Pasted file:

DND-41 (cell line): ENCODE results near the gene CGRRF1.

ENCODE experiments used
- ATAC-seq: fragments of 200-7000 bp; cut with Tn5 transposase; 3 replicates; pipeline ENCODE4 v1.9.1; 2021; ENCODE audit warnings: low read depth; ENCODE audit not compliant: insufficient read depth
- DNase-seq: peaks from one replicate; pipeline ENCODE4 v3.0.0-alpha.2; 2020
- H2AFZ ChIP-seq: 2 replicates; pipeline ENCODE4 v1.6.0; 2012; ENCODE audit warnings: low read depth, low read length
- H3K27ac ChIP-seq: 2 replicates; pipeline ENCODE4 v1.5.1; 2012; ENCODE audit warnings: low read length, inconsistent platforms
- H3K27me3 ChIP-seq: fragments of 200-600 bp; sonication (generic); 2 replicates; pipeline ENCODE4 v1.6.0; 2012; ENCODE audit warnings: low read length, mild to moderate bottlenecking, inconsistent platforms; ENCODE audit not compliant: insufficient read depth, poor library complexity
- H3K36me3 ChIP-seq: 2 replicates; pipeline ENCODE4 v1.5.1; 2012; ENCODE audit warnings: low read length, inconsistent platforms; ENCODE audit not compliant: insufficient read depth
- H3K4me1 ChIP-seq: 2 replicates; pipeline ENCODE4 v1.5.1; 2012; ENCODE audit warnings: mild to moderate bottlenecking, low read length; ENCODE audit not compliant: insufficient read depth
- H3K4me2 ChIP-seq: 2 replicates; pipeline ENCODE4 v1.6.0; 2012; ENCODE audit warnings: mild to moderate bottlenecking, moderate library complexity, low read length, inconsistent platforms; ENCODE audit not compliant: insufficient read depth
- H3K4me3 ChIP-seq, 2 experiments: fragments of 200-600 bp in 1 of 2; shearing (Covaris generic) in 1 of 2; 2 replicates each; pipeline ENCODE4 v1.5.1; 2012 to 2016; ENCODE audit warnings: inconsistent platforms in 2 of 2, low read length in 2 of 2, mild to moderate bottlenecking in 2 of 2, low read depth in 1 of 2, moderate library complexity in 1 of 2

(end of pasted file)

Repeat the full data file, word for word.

DND-41 (cell line): ENCODE results near the gene CGRRF1.

ENCODE experiments used
- ATAC-seq: fragments of 200-7000 bp; cut with Tn5 transposase; 3 replicates; pipeline ENCODE4 v1.9.1; 2021; ENCODE audit warnings: low read depth; ENCODE audit not compliant: insufficient read depth
- DNase-seq: peaks from one replicate; pipeline ENCODE4 v3.0.0-alpha.2; 2020
- H2AFZ ChIP-seq: 2 replicates; pipeline ENCODE4 v1.6.0; 2012; ENCODE audit warnings: low read depth, low read length
- H3K27ac ChIP-seq: 2 replicates; pipeline ENCODE4 v1.5.1; 2012; ENCODE audit warnings: low read length, inconsistent platforms
- H3K27me3 ChIP-seq: fragments of 200-600 bp; sonication (generic); 2 replicates; pipeline ENCODE4 v1.6.0; 2012; ENCODE audit warnings: low read length, mild to moderate bottlenecking, inconsistent platforms; ENCODE audit not compliant: insufficient read depth, poor library complexity
- H3K36me3 ChIP-seq: 2 replicates; pipeline ENCODE4 v1.5.1; 2012; ENCODE audit warnings: low read length, inconsistent platforms; ENCODE audit not compliant: insufficient read depth
- H3K4me1 ChIP-seq: 2 replicates; pipeline ENCODE4 v1.5.1; 2012; ENCODE audit warnings: mild to moderate bottlenecking, low read length; ENCODE audit not compliant: insufficient read depth
- H3K4me2 ChIP-seq: 2 replicates; pipeline ENCODE4 v1.6.0; 2012; ENCODE audit warnings: mild to moderate bottlenecking, moderate library complexity, low read length, inconsistent platforms; ENCODE audit not compliant: insufficient read depth
- H3K4me3 ChIP-seq, 2 experiments: fragments of 200-600 bp in 1 of 2; shearing (Covaris generic) in 1 of 2; 2 replicates each; pipeline ENCODE4 v1.5.1; 2012 to 2016; ENCODE audit warnings: inconsistent platforms in 2 of 2, low read length in 2 of 2, mild to moderate bottlenecking in 2 of 2, low read depth in 1 of 2, moderate library complexity in 1 of 2